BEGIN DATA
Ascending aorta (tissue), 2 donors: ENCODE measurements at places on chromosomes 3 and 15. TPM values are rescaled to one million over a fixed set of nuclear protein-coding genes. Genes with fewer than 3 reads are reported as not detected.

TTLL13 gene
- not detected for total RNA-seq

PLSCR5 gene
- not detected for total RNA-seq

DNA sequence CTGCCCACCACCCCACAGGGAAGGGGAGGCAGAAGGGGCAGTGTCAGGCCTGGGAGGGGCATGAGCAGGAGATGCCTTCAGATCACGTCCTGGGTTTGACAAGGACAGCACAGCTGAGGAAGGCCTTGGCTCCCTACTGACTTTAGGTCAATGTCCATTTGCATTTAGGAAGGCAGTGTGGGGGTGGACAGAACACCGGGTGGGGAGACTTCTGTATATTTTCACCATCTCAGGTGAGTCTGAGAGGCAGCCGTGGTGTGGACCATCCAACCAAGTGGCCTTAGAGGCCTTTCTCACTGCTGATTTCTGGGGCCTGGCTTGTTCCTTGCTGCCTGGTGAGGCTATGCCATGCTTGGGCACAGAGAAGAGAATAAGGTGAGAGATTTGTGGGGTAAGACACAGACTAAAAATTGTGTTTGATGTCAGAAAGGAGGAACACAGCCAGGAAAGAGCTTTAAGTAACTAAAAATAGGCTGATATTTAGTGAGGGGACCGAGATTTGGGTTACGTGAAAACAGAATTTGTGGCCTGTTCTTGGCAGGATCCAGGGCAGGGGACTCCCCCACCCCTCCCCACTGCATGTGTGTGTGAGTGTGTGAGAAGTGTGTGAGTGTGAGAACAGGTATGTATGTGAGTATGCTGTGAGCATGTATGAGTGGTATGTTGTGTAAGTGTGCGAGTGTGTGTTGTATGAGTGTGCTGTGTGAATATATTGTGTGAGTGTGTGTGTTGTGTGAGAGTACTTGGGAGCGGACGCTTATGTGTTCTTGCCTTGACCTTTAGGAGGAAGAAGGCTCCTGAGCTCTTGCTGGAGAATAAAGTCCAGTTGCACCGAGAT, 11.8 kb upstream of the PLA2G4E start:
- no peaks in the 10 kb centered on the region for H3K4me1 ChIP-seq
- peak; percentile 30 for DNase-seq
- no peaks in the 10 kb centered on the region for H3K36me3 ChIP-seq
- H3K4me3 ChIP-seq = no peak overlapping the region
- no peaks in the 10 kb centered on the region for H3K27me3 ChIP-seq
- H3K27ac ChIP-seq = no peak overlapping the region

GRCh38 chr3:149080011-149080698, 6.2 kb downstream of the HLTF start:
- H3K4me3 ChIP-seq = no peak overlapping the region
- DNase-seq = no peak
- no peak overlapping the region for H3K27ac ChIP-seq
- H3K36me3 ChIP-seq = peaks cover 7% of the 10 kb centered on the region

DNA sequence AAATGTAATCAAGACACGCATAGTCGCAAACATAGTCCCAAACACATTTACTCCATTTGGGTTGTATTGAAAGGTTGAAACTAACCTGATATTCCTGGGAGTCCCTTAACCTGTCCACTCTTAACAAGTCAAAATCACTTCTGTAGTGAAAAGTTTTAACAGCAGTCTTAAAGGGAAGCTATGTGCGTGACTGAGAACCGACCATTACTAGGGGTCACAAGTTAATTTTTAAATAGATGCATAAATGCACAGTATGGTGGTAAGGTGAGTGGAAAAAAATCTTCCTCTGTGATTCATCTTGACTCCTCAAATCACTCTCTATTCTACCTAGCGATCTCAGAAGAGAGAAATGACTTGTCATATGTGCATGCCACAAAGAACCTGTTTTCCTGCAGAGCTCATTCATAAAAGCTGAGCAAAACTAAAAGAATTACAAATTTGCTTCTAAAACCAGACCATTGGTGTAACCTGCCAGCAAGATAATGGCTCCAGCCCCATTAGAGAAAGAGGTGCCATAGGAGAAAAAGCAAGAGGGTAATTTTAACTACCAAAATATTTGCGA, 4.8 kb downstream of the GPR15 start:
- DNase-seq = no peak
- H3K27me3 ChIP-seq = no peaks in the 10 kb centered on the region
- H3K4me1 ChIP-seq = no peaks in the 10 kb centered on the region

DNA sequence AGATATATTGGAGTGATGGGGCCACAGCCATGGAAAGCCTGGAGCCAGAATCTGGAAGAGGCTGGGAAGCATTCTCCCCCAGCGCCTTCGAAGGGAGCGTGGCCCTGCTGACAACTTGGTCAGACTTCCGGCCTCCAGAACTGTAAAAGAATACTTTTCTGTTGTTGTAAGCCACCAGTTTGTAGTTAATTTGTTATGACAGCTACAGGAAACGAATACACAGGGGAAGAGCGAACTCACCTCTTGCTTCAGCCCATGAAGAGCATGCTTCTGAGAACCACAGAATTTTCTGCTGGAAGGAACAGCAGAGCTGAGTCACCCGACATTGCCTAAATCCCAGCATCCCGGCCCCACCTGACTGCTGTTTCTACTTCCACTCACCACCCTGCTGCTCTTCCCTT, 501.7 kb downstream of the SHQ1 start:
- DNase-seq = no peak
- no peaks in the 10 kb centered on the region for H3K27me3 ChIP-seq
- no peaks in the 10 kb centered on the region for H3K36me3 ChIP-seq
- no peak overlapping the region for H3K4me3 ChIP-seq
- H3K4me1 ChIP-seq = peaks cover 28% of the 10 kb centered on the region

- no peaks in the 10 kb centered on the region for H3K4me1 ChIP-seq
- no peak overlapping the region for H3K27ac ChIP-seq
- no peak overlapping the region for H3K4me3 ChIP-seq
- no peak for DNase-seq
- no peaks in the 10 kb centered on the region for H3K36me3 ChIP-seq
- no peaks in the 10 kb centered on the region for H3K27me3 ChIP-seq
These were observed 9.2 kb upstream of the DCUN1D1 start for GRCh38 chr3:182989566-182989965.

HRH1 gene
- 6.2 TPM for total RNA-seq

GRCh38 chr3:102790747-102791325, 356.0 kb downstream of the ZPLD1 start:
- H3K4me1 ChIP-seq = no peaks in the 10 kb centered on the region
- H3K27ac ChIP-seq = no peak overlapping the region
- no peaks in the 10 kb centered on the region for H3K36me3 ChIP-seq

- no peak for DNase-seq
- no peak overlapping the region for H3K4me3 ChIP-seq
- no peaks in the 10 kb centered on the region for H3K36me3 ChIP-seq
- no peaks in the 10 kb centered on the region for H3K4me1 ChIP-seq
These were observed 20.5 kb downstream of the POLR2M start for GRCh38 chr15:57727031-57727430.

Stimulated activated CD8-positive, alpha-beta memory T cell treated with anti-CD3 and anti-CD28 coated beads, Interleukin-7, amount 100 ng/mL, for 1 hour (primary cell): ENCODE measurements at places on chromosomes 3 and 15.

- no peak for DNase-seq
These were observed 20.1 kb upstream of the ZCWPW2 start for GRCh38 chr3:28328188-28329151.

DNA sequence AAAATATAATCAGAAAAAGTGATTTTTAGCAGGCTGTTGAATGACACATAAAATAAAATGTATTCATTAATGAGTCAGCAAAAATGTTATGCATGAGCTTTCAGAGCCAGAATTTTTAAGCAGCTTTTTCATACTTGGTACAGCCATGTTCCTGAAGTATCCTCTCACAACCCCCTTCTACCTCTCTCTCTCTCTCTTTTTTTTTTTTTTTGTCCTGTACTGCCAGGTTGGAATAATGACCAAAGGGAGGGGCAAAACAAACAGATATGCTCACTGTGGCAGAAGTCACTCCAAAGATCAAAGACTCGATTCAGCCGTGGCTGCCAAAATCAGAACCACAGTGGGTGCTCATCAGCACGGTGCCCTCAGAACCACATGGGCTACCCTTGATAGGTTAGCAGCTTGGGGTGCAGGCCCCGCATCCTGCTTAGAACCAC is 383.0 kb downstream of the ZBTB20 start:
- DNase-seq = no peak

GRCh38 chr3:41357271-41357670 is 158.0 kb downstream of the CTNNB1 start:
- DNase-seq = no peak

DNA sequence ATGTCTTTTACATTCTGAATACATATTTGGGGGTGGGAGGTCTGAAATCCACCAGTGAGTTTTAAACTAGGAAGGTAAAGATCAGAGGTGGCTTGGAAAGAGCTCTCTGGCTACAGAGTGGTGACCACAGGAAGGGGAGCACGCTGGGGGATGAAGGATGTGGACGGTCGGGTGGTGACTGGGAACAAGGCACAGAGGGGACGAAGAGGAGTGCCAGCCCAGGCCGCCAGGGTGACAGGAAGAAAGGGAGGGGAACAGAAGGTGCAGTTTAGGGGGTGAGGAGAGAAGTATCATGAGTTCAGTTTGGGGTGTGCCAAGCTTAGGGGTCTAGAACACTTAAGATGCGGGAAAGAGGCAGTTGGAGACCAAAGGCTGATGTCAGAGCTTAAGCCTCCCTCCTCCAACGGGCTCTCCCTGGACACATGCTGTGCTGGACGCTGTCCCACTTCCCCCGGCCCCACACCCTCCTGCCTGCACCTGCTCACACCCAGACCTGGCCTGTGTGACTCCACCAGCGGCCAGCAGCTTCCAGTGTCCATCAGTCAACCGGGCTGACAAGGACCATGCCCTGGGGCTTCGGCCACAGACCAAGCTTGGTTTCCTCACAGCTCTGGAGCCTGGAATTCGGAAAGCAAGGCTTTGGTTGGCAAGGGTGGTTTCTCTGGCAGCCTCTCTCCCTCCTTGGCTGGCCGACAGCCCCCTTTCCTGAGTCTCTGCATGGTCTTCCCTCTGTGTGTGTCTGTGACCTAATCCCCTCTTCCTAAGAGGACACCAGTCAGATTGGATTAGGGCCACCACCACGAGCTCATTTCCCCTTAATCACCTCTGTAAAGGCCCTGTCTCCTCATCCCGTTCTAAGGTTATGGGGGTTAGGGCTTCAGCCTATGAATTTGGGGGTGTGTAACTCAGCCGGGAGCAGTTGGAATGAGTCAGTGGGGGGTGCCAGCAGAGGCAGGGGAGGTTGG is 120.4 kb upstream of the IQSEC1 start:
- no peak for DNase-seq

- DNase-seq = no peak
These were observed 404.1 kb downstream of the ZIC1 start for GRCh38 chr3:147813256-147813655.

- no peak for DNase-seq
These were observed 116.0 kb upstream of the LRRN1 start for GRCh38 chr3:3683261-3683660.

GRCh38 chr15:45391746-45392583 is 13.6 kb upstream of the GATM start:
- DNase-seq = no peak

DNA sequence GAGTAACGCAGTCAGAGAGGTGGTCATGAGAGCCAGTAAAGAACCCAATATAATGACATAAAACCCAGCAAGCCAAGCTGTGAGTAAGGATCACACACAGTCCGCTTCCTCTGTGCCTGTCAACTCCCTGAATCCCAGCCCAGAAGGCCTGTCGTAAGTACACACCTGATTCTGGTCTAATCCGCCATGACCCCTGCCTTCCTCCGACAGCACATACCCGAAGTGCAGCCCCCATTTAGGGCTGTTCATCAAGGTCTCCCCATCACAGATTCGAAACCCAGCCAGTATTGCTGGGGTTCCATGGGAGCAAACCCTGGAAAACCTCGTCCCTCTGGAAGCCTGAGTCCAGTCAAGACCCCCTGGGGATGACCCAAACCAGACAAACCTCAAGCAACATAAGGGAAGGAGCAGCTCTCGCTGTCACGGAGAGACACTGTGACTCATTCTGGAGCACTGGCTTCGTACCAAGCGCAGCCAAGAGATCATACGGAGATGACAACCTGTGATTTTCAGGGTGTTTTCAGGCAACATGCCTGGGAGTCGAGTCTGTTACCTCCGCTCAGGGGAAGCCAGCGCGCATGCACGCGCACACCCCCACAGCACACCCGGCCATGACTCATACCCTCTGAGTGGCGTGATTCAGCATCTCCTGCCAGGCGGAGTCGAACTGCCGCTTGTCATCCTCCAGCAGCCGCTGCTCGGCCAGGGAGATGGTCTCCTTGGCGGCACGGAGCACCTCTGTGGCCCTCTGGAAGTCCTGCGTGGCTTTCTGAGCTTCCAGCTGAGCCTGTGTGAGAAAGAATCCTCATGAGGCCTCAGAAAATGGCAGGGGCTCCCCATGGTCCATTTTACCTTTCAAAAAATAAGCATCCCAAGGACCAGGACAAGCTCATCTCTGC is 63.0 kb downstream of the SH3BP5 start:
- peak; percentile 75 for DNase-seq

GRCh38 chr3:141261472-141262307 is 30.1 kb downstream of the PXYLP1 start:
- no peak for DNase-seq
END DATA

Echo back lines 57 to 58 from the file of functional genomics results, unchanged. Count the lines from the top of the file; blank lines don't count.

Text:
- no peak for DNase-seq
These were observed 116.0 kb upstream of the LRRN1 start for GRCh38 chr3:3683261-3683660.